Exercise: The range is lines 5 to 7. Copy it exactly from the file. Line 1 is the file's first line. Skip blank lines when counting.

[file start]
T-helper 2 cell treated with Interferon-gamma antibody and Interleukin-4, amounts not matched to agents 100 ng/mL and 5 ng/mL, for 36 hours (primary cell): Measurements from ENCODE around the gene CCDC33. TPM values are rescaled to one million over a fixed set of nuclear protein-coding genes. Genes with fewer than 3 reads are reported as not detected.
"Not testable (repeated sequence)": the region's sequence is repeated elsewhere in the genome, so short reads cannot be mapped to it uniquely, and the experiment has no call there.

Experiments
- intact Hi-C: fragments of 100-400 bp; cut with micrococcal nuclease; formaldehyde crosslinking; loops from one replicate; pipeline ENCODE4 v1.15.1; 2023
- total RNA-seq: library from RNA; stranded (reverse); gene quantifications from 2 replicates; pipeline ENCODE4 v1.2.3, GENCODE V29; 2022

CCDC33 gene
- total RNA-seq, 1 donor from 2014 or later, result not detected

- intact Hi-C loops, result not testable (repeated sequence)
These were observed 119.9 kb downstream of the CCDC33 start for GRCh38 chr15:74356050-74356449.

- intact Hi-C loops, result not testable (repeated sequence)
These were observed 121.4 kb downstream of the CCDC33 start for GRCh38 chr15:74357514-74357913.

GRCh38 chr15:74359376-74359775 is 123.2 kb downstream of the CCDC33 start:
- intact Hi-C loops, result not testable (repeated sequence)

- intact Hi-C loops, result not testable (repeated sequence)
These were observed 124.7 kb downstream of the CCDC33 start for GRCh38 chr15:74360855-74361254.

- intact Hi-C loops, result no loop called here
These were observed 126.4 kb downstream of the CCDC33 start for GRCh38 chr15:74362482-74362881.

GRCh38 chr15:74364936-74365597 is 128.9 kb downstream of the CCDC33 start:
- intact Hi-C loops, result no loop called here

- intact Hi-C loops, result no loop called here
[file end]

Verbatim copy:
- total RNA-seq: library from RNA; stranded (reverse); gene quantifications from 2 replicates; pipeline ENCODE4 v1.2.3, GENCODE V29; 2022

CCDC33 gene
- total RNA-seq, 1 donor from 2014 or later, result not detected